© Copyright Ownership: Oxford University Press 2004–14: All rights reserved: see legal notice Oxford University Press
Lucy Peltz, ‘Havell family (per. c.1775–1934)’, Oxford Dictionary of National Biography, Oxford University Press, 2004 [, accessed 11 May 2014]
Havell family (c.1775–1934): doi:10.1093/ref:odnb/65039
Luke Havell (d. 1810): doi:10.1093/ref:odnb/67015
Daniel Havell (d. 1825/6): doi:10.1093/ref:odnb/67016
Robert Havell senior (1769–1832): doi:10.1093/ref:odnb/12623
Robert Havell junior (1793–1878): doi:10.1093/ref:odnb/12624



  1. Charles Lane, (1978), Sporting Aquatints and their Engravers: 1775–1820.
  2. Leigh-on-Sea, F. Lewis.
  3. Lucy Peltz, (2004), "Havell family", Oxford Dictionary of National Biography.
  4. Will of Luke Havell, transcription on a website of John K. Schlosser.
  5. Leaves from Robert Havell Sr.'s family bible; published in George F. Tudor Sherwood, (1907).
  6. The Pedigree Register, vol 1. London: Society of Genealogists; William Havell, buried 21 Dec 1832, St Lawrence, Reading.
  7. Parish record indexes, at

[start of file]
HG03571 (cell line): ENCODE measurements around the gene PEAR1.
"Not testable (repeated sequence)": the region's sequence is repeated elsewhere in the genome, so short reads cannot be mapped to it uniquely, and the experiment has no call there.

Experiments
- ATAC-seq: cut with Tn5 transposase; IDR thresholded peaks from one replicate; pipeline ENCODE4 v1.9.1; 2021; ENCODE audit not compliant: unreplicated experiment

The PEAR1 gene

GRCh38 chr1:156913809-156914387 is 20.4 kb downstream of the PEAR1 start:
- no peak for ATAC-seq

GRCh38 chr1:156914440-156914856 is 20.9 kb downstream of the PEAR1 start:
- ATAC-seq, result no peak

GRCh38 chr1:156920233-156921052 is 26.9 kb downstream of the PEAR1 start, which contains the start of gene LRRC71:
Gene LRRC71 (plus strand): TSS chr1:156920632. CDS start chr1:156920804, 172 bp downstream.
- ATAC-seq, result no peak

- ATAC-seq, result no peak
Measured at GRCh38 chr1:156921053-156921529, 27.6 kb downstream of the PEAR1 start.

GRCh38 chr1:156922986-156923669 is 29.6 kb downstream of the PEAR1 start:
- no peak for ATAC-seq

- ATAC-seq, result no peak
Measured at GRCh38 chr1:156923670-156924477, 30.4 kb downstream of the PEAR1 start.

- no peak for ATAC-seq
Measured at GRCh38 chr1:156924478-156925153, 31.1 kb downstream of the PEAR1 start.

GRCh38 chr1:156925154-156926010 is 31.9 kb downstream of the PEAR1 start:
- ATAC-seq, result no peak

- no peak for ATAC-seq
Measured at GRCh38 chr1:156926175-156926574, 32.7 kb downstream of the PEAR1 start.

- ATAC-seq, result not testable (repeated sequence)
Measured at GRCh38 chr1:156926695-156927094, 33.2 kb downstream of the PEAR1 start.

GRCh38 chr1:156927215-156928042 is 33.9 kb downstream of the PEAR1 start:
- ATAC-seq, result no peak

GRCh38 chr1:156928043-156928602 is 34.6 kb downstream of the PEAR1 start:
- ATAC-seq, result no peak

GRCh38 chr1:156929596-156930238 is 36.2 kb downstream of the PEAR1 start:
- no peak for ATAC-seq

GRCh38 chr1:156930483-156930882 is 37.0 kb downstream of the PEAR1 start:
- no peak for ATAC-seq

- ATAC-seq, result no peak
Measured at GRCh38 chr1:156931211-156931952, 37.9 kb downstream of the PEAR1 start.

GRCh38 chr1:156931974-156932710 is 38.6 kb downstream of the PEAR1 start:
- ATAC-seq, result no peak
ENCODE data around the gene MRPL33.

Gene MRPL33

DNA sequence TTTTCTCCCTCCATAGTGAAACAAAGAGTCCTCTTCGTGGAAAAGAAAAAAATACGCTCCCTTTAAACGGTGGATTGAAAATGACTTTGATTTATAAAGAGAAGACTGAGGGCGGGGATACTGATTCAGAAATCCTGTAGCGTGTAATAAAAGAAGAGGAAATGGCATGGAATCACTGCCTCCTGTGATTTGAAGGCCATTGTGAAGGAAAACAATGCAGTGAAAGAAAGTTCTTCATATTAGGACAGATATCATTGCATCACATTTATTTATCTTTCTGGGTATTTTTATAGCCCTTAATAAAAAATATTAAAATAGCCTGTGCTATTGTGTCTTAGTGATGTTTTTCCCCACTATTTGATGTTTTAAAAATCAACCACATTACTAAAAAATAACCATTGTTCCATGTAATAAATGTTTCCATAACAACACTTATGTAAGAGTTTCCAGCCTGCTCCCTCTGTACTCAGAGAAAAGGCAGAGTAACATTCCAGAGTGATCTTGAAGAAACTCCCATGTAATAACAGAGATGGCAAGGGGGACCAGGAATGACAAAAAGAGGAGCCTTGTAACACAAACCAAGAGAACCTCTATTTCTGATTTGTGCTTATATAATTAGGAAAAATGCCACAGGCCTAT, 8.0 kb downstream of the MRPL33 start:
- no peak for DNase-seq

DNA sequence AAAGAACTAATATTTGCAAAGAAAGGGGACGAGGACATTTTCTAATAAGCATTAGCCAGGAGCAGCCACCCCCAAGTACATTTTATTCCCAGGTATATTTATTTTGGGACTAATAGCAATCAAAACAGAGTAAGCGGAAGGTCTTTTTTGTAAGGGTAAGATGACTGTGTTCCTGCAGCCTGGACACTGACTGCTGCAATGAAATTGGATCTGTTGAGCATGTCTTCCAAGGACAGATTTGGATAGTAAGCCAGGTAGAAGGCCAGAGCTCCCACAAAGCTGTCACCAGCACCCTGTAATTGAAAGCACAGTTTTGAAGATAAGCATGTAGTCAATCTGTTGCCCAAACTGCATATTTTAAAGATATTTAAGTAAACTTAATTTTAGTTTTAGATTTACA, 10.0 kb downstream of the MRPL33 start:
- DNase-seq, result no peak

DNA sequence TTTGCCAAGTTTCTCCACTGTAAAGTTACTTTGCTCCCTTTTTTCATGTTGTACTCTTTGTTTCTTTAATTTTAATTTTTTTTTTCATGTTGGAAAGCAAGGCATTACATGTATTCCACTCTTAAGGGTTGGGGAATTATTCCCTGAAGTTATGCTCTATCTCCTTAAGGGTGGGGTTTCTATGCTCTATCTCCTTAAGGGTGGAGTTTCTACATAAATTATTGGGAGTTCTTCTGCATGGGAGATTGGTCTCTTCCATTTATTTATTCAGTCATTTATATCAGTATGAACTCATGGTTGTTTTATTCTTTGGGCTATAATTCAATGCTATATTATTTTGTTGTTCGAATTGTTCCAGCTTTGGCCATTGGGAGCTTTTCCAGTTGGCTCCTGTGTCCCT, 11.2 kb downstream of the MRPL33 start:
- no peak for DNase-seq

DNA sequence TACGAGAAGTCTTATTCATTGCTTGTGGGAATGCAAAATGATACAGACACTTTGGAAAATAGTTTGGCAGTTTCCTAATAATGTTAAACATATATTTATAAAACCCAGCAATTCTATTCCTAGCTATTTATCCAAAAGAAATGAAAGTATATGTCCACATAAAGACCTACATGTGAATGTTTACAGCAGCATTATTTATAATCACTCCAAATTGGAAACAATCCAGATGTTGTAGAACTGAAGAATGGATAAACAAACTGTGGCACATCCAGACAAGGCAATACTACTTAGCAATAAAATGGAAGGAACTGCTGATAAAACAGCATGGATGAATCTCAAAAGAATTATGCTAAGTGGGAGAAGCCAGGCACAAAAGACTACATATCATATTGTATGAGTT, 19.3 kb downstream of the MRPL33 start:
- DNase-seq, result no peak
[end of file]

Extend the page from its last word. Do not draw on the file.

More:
8. Notice of dissolution of partnership, London Gazette, No. 18482, (27 June 1828).
  9. Prideaux, (1909).
10. Williams, (1916).
11. Oxford Dictionary of National Biography, (2004).
12. Benezit Dictionary of Artists, (2006); has Daniel and Robert as brothers.
13. The Grove Dictionary of Art, (1999/2006), hedges, writing that "According to their descendants, Robert was undeniably Daniel’s son, though there is evidence to suggest that he may have been his uncle."
14. Benezit Dictionary of Artists. Oxford University Press, 2010.
15. Bryan, Michael, (1926–34), (1903–04).
16. Bryan's Dictionary of Painters and Engravers.
17. Bell.
18. Turner, Jane (editor), (1996), The Dictionary Of Art, Grove.
19. Mallalieu, H. L., (1986). The Dictionary of British Watercolour Artists up to 1920.
20. Antique Collectors' Club.
21. Wood, Christopher, (1995), Victorian Painters.
22. Havell, Ernest Binfield, Oxford Dictionary of National Biography.
23. Hunnisett, Basil, (1980), A Dictionary of British Steel Engravers. 24. F. Lewis.
25. Williams, George Alfred, (1916).
26. "Robert Havell, Junior, Engraver of Audubon's The Birds of America".
27. The Print-Collector's Quarterly, VI (2).
28. Goddu, Joseph, (Nov 2002), "The making of Audubon's The Birds of America".